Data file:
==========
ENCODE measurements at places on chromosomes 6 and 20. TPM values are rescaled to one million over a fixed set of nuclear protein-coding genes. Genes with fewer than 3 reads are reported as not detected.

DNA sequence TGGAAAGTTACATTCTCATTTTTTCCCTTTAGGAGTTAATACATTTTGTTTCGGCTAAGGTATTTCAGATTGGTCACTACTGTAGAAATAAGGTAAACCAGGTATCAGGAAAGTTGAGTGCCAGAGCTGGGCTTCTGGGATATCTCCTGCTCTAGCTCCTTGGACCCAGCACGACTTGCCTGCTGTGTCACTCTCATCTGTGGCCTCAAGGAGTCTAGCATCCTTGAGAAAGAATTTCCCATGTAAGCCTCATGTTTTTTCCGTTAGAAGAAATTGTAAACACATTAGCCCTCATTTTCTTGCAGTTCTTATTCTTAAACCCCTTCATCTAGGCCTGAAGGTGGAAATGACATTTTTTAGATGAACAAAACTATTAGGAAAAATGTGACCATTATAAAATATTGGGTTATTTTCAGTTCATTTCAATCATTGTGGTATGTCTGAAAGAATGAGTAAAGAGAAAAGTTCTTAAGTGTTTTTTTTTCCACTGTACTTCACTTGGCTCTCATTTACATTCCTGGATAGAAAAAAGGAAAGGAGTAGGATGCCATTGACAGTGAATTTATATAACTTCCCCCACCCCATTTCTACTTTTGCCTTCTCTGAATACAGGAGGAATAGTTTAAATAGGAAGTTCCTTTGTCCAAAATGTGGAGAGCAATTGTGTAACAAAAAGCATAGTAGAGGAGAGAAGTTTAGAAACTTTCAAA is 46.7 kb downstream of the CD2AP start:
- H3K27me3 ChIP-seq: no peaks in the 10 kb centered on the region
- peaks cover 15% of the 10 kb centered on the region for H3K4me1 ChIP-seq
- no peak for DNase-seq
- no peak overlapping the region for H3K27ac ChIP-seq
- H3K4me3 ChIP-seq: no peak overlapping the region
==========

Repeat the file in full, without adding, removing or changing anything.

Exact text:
ENCODE measurements at places on chromosomes 6 and 20. TPM values are rescaled to one million over a fixed set of nuclear protein-coding genes. Genes with fewer than 3 reads are reported as not detected.

DNA sequence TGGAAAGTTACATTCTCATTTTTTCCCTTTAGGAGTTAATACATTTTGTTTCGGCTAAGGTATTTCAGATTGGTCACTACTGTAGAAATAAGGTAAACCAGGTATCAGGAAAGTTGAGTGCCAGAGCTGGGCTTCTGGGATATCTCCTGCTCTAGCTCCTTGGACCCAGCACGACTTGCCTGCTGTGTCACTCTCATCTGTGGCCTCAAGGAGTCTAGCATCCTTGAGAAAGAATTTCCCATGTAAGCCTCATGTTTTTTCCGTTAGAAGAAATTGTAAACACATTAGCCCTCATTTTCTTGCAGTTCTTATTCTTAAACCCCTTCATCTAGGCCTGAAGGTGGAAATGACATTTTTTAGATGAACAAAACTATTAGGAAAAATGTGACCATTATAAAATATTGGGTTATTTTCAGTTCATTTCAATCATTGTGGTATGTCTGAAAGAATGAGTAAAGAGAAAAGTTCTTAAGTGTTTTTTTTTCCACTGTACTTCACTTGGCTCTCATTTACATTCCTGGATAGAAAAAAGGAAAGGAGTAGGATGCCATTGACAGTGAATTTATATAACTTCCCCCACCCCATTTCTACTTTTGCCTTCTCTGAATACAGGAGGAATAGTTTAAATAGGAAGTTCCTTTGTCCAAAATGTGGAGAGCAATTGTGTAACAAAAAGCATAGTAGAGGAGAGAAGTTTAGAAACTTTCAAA is 46.7 kb downstream of the CD2AP start:
- H3K27me3 ChIP-seq: no peaks in the 10 kb centered on the region
- peaks cover 15% of the 10 kb centered on the region for H3K4me1 ChIP-seq
- no peak for DNase-seq
- no peak overlapping the region for H3K27ac ChIP-seq
- H3K4me3 ChIP-seq: no peak overlapping the region